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Cambridge Healthtech Institute’s Inaugural
Emerging Technologies for Antibody Discovery and Engineering
Cutting-Edge Technologies to Enable the Discovery of Novel Biotherapeutic
Targets and Well-Behaved Biotherapeutics

January 21-22, 2016

As large pharma continues its integration of biologic drugs into its product portfolios and discovery operations, it is imperative that industry companies identify truly novel drug targets for unmet medical needs – and that the biotherapeutics against these are selected and engineered to minimize development risk. The Emerging Technologies for Antibody Discovery and Engineering conference offers a forum for showcasing the current state of the art for research methodologies that will support the discovery and development of next-generation biotherapeutics. The meeting explores the evolution of traditional library and display approaches, along with emerging technologies with the potential to have significant near-term impacts on the ability of scientists to develop unique, differentiated biologics.

Final Agenda


7:45 am Conference Registration and Morning Coffee

8:15 Chairperson’s Opening Remarks

Randall Brezski, Ph.D., Scientist, Antibody Engineering, Genentech, Inc.


8:20 Integrated Computational Design and High-Throughput Screening

Philip_KimPhilip M. Kim, Ph.D., Associate Professor, Computational and Integrative Biology, University of Toronto

I will present our advances in combining computational and experimental techniques to develop novel inhibitors. We have developed an integrated pipeline that first computationally designs large libraries of potential inhibitors and can then screen these for either cellular phenotype or high affinity binding. I will showcase this pipeline on two example applications, first for developing inhibitors to protein-protein interactions and second for developing novel high-affinity biologics.


9:00 Screening for Blood-Brain Barrier Targeting Antibodies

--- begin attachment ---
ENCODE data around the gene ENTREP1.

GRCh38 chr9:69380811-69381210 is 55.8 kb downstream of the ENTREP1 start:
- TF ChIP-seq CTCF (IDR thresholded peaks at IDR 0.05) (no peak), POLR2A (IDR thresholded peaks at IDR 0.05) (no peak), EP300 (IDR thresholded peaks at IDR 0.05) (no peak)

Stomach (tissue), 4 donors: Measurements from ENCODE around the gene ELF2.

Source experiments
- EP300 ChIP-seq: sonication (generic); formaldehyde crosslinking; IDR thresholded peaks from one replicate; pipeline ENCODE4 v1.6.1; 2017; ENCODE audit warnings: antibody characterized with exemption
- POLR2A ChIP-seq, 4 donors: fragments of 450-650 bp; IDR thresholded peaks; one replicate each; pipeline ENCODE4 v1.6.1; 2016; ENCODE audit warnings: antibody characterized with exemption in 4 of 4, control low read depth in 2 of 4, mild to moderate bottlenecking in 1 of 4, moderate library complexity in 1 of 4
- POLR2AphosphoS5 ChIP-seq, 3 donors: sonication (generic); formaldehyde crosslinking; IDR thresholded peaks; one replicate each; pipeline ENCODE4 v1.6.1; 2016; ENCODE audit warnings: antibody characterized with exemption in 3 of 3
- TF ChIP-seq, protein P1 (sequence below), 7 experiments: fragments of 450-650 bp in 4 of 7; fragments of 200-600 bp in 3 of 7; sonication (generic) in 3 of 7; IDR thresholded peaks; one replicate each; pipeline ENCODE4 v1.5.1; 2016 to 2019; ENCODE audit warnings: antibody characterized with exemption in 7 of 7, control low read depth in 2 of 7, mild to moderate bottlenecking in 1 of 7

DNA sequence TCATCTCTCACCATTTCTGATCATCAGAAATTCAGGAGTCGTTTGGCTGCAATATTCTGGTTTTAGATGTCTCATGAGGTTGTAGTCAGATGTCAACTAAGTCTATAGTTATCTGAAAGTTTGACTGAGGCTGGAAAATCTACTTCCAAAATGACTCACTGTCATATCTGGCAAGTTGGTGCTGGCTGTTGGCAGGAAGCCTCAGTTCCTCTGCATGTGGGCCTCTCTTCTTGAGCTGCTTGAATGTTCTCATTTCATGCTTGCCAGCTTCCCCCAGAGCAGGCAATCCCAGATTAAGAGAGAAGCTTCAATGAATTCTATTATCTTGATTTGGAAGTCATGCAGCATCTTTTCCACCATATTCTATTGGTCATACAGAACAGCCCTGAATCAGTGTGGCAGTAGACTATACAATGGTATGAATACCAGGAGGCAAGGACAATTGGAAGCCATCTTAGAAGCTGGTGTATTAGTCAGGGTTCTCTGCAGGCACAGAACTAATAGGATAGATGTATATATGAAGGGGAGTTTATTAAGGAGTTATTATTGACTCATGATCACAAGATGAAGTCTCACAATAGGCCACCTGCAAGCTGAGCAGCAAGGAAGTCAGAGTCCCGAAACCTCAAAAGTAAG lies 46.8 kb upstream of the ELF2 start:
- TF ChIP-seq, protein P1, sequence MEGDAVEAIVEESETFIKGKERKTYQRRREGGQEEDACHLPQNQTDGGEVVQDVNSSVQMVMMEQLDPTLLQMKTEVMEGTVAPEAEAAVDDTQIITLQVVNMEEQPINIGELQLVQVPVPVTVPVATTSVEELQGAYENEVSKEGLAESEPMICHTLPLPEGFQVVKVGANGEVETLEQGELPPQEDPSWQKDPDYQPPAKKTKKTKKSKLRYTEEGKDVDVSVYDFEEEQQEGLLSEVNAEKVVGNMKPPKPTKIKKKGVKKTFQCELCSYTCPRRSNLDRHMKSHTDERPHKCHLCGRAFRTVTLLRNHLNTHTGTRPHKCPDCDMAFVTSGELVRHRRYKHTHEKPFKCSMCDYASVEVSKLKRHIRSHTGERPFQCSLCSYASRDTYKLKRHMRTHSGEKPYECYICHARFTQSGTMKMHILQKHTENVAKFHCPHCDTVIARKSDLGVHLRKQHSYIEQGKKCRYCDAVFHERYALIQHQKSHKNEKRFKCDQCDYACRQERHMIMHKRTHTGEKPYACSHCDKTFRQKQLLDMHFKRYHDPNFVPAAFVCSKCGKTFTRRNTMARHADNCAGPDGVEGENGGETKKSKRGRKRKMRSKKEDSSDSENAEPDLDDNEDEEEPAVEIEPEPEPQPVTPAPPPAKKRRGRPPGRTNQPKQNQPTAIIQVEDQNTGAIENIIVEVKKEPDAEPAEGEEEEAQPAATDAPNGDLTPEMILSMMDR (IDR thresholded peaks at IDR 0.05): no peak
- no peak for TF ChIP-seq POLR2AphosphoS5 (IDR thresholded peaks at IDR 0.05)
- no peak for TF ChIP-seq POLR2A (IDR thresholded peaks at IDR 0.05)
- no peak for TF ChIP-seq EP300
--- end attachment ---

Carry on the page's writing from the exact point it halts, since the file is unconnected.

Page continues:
Eric_ShustaEric Shusta, Ph.D., Professor, Chemical and Biological Engineering, University of Wisconsin

The blood-brain barrier presents a substantial obstacle to brain drug delivery. To help address this issue, we have recently developed a variety of antibody screening paradigms specifically designed with the blood-brain barrier in mind. New screening paradigms and resultant antibodies that have preference for the brain vasculature will be discussed.

9:30 Targeting Influenza A: Discovery and Structural Analysis of a Human-Derived Broadly Neutralizing Anti-HA Antibody

Patrick_LupardusPatrick Lupardus, Ph.D., Scientist, Structural Biology, Genentech, Inc.

Influenza A results in millions of infections worldwide each year and represents a significant pandemic threat. Using a technique to enrich and isolate antigen-targeted plasmablasts from vaccinated healthy donors, we discovered an anti-hemagglutinin (HA) antibody that neutralizes all clinically relevant Influenza A strains and is efficacious in preclinical models of infection. Structural analysis identified the stalk region of HA as the epitope and provides a molecular mechanism for virus neutralization.

10:00 Coffee Break in the Exhibit Hall with Poster Viewing

11:00 B Cell Selection for Antibody Discovery

Partha_ChowdhuryPartha Chowdhury, Ph.D., Principal Scientist, MedImmune

Despite being a useful platform for antibody discovery, the main bottleneck of the hybridoma technology has been the low number of specific hits that are typically obtained. This necessitates large number of fusions and deep mining of clones for assuring success. This presentation will be about a new process improvement approach showcasing how B cell population can be fractionated to ensure a large increase in the quantity and quality of hybridoma generation.

Pall Life Sciences STACKED11:30 Engineering a Protease Inhibitor Scaffold for Alternative Functions

Maun_HenryHenry Maun, Ph.D., Principal Scientific Researcher, Early Discovery Biochemistry, Genentech, Inc.


AbCellera12:00 pm Rare but There: Accessing Natural Antibody Diversity by Deep Screening of the Plasma Cell Compartment

Lecault_VeroniqueVeronique Lecault, Ph.D., Co-Founder, AbCellera

AbCellera has developed a rapid and high-throughput antibody discovery platform that allows screening of over 1,000,000 single B cells per run from any species. This talk will highlight the advantages of looking into the plasma cell compartment to access greater diversity, and to select for antibodies with defined properties using a variety of single-cell multiplexed binding and specificity assays.

12:15 Luncheon Presentation (Sponsorship Opportunity Available) or Enjoy Lunch on Your Own

1:15 Ice Cream Break in the Exhibit Hall with Poster Viewing


2:00 Chairperson’s Remarks

Partha Chowdhury, Ph.D., Principal Scientist, MedImmune

2:05 High-Throughput Sequencing of B Cell VH:VL Pairs and Proteomic Methods for the Discovery of Human mAbs in Serum